June 24, 2018
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Equine encephalitis causes horse’s death

By Meg Haskell, BDN Staff

The death last week of a riding horse in Waldo County has prompted Maine health officials to raise an alarm about the mosquito-borne virus that causes eastern equine encephalitis in both horses and humans.

“A horse with EEE does not pose a health threat to humans,” Dr. Dora Anne Mills, director of the Maine Center for Disease Control and Prevention, said in a prepared statement on Tuesday. “However, a horse with EEE indicates that local mosquitoes are infected, contracting it from birds. Since mosquito bites are how EEE is transmitted to humans and horses, it is important people and horse owners take precautions.”

For humans, protection consists of avoiding mosquito bites by wearing long-sleeved shirts and long pants while outside, using DEET-containing repellent and eliminating pools of standing water where mosquitoes breed.

Taking these steps also reduces the likelihood of contracting tick-borne Lyme disease, Mills said, which is prevalent in Maine with about 900 cases reported each year.

Although an annual vaccine can prevent EEE in horses, there is no effective treatment once infection occurs. Seizures in horses resulting in death typically occur within 48 to 72 hours of the onset of symptoms. The 4-year-old quarter horse was put down after it became ill with symptoms associated with EEE, which include lethargy, unsteadiness, loss of coordination and erratic behavior. A laboratory test confirmed the presence of the virus on Monday.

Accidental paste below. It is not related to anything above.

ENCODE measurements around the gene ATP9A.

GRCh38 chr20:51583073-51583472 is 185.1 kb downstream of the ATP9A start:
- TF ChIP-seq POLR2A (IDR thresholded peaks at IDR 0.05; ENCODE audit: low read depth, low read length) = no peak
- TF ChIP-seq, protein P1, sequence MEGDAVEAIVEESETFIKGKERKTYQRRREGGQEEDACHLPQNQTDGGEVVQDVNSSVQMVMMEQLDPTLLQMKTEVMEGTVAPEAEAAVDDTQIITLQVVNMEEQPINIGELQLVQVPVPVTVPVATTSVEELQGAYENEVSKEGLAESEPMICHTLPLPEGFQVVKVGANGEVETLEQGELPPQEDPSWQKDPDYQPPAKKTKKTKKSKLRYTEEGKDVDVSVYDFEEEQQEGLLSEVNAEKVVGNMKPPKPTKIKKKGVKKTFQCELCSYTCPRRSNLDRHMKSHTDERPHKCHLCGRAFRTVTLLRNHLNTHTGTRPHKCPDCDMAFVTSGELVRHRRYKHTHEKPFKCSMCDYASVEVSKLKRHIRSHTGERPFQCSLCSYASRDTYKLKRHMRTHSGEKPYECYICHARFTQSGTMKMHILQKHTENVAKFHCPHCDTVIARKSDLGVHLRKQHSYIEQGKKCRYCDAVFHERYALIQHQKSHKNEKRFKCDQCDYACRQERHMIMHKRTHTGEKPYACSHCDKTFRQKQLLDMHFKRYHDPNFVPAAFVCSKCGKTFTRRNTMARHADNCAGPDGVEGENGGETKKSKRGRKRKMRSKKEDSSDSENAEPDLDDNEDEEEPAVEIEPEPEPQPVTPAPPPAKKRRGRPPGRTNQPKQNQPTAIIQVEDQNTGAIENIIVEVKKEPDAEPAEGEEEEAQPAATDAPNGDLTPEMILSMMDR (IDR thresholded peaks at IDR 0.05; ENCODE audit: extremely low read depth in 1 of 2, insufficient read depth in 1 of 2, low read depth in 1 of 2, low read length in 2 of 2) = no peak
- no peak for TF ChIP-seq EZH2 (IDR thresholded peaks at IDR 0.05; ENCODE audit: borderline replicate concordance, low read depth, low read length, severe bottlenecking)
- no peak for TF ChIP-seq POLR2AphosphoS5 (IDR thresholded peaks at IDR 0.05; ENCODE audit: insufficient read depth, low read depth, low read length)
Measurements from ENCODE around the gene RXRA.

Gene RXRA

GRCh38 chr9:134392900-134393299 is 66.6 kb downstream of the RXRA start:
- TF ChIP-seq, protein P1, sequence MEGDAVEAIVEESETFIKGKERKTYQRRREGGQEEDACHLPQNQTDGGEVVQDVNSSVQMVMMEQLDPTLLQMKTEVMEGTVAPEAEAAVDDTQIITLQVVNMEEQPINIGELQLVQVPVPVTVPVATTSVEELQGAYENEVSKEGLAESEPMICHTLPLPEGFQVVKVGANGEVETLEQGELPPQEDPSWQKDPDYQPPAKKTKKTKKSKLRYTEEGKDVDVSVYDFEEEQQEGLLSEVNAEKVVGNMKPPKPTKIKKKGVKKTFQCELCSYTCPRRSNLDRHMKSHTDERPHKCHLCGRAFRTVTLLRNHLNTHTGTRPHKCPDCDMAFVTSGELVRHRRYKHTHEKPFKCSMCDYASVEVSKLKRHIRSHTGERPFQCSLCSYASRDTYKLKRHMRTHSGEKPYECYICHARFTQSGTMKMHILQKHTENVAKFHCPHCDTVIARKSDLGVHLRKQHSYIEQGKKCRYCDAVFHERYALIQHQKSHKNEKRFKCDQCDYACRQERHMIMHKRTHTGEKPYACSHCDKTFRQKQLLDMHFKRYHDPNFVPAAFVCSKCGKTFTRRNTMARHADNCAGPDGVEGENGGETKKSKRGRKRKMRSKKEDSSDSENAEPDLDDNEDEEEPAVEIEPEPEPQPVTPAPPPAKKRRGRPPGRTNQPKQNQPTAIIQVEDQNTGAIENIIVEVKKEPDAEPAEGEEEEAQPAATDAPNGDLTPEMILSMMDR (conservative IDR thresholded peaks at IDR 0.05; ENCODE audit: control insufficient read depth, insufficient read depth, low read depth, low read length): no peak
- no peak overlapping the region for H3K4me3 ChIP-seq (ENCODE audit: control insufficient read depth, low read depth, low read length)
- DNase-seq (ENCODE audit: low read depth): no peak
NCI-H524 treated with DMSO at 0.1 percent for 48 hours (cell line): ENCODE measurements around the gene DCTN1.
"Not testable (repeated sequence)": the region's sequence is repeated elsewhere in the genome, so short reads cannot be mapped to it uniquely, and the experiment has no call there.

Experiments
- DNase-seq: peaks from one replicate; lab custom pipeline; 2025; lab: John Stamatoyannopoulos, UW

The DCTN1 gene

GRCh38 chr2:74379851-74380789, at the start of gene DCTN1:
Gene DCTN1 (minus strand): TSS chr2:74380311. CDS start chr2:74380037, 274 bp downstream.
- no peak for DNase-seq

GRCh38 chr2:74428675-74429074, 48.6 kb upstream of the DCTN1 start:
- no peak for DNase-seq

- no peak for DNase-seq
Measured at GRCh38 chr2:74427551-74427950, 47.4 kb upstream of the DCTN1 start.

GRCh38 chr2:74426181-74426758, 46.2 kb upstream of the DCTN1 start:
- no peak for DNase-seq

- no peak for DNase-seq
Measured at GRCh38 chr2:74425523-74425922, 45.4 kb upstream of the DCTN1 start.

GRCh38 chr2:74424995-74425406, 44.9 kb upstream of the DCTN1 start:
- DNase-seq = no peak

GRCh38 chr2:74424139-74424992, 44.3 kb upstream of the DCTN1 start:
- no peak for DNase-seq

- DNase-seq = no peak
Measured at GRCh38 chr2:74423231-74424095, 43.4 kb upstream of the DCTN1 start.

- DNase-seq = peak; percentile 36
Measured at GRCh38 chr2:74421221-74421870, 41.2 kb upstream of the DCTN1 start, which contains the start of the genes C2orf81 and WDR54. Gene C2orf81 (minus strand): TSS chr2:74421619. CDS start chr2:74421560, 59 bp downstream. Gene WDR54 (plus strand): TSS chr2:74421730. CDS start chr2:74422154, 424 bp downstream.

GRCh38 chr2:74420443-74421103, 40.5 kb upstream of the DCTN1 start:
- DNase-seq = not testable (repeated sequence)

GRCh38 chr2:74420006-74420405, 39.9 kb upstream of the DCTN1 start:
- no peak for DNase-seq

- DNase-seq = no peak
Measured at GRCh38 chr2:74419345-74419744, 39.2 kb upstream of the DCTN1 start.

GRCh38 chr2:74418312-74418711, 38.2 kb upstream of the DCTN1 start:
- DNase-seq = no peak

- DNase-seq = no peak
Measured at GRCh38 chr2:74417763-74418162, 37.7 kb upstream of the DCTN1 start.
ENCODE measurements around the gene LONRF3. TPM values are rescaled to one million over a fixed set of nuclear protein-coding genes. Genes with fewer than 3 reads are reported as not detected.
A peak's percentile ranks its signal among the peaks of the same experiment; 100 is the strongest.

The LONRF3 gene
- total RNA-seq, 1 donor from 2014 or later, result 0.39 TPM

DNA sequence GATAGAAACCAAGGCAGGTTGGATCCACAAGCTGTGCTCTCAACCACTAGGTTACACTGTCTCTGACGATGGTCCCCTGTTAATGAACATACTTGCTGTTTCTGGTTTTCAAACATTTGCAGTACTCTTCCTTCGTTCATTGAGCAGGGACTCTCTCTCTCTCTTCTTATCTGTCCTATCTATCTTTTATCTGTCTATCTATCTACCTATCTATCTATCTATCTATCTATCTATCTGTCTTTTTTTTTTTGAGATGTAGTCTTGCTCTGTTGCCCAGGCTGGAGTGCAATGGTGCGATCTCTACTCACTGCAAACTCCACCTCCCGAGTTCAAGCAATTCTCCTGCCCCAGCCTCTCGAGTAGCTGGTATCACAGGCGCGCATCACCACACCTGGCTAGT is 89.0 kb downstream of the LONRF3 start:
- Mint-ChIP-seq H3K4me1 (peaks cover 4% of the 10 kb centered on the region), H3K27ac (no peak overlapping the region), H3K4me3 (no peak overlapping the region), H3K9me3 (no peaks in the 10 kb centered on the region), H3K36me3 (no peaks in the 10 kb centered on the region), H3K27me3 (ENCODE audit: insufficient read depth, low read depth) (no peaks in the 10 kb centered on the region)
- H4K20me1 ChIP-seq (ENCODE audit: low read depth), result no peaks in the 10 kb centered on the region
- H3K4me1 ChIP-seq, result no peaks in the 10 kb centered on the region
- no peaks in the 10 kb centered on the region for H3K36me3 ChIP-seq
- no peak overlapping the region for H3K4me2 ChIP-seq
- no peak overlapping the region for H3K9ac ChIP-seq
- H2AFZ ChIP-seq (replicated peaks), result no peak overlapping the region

Four horses in Maine have died of EEE since 2005, according to state veterinarian Don Hoenig. None was vaccinated against the EEE virus.

“We’re really urging people to protect their horses from this disease,” Hoenig said Tuesday. “The owners [of the Waldo County horse] are hoping other people will learn from their experience.”

For humans, there is no vaccine against EEE. Symptoms in humans range from mild flulike illness to seizures and coma, and may result in death. Although EEE is rare in humans, the mortality rate is about 30 percent, making EEE one of the most deadly mosquito-borne diseases in the United States.

There has never been a confirmed cased of human EEE in Maine, but in 2008 an elderly Massachusetts man died from EEE that he may have contracted while vacationing in the Naples area.

EEE was first detected in Maine in 2005 in horses, mosquitoes and birds in York County. In 2008, a horse in the southern Maine town of Lebanon died with EEE. State scientists have tested mosquito pools and dead birds for EEE since 2005, but Mills said funding for that surveillance has decreased dramatically.

Historically, states with the most cases of EEE in humans include Florida, Georgia, New Jersey and Massachusetts, according to the U.S. Centers for Disease Control and Prevention.

Between 2004 and 2006, 13 cases of human EEE have been reported in Massachusetts, with six associated deaths.

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